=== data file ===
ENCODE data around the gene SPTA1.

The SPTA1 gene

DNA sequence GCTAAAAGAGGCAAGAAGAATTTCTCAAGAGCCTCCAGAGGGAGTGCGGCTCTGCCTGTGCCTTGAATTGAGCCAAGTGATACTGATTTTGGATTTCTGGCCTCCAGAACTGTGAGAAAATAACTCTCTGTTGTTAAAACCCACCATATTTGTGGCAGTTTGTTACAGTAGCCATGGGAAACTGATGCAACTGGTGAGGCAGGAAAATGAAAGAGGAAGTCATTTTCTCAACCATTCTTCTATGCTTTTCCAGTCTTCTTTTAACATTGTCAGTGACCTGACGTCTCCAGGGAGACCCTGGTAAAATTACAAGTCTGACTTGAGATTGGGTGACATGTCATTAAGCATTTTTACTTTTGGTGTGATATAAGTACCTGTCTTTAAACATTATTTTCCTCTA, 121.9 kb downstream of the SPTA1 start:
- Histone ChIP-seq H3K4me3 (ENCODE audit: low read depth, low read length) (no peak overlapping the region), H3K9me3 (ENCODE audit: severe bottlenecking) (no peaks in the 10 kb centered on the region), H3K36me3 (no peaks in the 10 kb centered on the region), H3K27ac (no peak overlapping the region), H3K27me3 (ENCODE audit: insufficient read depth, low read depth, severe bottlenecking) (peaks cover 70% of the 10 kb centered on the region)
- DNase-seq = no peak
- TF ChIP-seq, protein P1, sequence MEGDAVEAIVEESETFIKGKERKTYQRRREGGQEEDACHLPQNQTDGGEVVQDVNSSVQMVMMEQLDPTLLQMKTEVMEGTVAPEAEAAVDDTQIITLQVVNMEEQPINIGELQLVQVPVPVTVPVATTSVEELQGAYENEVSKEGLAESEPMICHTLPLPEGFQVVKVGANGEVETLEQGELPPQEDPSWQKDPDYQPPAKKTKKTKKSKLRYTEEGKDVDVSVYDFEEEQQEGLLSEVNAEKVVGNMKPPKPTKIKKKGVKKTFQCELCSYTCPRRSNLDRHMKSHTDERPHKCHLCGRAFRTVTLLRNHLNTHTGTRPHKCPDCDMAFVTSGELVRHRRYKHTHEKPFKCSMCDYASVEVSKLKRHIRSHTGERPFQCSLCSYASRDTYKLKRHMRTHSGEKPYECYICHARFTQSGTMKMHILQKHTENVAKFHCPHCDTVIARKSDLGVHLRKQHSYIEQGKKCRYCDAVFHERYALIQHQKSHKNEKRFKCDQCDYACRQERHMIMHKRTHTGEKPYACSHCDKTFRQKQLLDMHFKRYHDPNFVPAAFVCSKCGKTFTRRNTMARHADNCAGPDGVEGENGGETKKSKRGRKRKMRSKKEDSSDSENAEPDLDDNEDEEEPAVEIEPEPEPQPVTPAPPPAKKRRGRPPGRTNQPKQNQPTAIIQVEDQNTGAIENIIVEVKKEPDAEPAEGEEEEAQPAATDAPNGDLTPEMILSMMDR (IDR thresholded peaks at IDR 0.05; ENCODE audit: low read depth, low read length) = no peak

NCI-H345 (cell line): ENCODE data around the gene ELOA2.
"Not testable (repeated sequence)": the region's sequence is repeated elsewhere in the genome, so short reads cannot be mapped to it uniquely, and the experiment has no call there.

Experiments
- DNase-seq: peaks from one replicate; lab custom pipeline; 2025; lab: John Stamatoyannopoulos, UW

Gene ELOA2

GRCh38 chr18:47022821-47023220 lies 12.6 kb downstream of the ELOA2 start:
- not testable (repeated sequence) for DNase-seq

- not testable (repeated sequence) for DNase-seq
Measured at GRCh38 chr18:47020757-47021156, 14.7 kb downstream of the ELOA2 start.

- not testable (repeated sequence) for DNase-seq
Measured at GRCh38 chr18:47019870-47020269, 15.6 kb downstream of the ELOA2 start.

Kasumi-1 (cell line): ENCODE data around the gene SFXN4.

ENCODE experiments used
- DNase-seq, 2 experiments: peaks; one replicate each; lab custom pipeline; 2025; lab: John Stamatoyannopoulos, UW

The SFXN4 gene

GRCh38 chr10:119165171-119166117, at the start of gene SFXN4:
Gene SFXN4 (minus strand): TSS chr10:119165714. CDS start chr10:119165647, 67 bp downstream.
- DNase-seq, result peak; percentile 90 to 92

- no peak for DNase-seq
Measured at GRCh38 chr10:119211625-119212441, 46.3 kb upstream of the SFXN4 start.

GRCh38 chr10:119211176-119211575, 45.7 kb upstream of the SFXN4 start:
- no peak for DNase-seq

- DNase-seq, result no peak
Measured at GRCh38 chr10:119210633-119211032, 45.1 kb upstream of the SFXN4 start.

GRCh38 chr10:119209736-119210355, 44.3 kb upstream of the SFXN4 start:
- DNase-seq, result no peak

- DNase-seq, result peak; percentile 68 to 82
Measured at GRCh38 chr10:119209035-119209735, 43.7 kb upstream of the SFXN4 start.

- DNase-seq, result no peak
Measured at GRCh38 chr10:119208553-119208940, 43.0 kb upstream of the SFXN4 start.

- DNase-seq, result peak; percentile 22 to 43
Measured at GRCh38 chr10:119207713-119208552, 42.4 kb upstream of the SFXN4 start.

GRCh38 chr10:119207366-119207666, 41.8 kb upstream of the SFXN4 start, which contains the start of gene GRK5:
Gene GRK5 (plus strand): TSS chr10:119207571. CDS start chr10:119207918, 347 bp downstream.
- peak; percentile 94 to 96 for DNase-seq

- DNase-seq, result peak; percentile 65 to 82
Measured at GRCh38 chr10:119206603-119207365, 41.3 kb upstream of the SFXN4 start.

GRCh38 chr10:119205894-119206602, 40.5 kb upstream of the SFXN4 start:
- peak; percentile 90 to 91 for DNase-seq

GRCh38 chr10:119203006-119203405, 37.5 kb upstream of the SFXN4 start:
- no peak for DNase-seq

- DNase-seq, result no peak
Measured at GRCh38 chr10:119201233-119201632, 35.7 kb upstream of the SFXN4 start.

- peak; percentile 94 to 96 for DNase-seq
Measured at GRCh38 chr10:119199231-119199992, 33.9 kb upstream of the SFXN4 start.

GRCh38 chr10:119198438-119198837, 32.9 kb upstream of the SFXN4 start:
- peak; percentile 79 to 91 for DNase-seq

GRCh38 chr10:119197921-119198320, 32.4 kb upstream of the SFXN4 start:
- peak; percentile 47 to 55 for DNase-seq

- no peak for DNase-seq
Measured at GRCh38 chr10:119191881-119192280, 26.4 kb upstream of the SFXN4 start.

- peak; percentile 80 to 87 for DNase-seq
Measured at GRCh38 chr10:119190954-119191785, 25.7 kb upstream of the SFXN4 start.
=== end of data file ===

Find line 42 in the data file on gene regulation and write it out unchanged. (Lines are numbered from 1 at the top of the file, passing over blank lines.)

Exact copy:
- DNase-seq, result peak; percentile 65 to 82